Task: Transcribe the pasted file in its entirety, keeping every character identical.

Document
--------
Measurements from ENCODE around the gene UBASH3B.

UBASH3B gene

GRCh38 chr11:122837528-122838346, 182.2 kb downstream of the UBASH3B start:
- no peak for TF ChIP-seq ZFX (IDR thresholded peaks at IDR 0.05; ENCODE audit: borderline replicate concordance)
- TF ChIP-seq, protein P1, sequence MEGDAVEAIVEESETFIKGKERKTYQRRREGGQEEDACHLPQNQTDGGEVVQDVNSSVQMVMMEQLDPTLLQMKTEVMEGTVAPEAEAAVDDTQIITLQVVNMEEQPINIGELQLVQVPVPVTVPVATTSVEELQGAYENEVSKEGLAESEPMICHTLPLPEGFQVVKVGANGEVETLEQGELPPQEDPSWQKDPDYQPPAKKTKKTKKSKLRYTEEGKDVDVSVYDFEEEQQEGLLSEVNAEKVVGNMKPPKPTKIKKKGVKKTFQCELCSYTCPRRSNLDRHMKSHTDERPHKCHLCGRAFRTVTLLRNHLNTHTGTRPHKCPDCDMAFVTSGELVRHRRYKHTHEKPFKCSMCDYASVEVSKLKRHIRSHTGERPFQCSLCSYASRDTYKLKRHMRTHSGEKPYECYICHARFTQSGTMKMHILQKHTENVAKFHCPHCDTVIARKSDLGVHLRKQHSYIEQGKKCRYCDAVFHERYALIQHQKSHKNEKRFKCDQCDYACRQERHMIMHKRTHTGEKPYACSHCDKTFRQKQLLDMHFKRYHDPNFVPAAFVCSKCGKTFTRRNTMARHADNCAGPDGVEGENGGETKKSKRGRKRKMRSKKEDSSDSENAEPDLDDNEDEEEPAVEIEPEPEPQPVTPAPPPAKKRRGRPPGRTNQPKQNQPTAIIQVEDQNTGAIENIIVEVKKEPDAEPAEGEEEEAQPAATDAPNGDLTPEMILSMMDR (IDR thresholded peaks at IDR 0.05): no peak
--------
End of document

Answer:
Measurements from ENCODE around the gene UBASH3B.

UBASH3B gene

GRCh38 chr11:122837528-122838346, 182.2 kb downstream of the UBASH3B start:
- no peak for TF ChIP-seq ZFX (IDR thresholded peaks at IDR 0.05; ENCODE audit: borderline replicate concordance)
- TF ChIP-seq, protein P1, sequence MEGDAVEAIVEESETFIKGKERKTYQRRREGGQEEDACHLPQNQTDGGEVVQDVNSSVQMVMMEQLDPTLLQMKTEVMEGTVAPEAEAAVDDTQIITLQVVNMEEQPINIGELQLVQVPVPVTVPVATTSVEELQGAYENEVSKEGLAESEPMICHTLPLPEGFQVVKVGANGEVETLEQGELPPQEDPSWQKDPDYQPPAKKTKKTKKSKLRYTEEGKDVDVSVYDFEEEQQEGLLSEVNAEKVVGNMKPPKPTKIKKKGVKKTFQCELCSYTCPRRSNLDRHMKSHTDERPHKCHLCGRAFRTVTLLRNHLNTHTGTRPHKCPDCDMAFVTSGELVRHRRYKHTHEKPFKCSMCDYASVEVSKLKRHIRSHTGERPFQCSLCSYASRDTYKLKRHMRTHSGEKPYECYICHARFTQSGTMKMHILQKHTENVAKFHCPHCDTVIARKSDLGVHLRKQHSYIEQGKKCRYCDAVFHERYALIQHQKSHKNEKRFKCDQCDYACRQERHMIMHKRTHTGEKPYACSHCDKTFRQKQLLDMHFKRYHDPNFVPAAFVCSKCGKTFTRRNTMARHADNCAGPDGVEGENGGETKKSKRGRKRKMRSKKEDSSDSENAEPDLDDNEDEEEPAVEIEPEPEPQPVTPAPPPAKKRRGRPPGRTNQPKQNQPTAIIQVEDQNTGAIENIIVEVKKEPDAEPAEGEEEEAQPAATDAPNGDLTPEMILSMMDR (IDR thresholded peaks at IDR 0.05): no peak